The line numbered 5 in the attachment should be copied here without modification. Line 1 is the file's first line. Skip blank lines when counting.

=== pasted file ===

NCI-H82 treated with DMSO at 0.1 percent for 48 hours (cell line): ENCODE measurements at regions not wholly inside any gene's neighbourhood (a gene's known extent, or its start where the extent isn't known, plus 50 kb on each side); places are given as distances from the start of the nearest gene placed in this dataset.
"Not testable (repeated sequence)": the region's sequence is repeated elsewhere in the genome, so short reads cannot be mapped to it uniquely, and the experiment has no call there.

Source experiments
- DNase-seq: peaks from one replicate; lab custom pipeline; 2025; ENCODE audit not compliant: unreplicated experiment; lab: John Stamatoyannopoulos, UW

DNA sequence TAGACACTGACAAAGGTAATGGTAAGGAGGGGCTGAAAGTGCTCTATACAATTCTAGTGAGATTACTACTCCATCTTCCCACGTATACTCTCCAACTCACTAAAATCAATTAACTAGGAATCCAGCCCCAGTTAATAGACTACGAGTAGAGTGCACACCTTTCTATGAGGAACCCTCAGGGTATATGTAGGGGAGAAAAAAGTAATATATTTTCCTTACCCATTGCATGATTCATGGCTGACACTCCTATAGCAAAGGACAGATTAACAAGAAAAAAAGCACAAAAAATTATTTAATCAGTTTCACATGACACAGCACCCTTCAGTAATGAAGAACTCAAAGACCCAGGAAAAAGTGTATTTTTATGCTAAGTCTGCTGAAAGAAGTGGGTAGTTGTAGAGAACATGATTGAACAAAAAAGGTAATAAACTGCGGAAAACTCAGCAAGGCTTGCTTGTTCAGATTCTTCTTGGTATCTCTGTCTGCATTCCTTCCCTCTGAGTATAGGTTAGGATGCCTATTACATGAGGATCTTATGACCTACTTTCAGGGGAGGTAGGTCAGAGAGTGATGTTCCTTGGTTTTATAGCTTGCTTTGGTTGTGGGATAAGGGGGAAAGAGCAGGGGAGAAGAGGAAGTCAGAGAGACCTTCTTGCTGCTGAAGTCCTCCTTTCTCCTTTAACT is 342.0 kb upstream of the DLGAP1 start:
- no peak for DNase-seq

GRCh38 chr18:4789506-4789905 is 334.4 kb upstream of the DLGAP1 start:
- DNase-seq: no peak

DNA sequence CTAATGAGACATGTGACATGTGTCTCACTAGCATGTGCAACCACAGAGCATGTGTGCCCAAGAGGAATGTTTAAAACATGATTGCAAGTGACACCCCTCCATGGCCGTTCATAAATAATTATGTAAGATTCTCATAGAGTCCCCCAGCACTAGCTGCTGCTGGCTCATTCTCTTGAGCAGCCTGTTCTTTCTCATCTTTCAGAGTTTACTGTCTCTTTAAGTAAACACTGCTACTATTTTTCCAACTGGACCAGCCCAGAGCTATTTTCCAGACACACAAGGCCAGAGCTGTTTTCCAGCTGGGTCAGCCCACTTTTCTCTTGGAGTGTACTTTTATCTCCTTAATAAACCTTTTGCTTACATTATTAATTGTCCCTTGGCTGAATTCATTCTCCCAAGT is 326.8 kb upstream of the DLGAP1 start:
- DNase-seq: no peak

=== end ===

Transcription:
DNA sequence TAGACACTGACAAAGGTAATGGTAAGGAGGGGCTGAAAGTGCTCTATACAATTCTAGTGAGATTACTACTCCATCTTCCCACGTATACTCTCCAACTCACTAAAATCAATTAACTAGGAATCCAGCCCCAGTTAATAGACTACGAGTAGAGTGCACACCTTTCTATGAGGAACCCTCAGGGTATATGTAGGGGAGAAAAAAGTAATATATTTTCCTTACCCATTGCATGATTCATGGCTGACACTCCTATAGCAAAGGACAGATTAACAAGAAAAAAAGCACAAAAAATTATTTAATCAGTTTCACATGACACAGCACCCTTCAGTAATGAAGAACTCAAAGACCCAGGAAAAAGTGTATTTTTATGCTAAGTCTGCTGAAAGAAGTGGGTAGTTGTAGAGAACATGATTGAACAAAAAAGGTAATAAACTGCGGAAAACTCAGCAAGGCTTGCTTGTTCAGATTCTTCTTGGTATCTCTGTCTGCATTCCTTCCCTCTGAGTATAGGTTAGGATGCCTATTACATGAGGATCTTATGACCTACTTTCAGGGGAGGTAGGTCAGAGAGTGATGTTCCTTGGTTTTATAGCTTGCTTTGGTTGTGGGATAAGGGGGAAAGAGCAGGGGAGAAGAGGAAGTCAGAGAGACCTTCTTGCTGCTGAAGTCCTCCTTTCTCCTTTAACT is 342.0 kb upstream of the DLGAP1 start: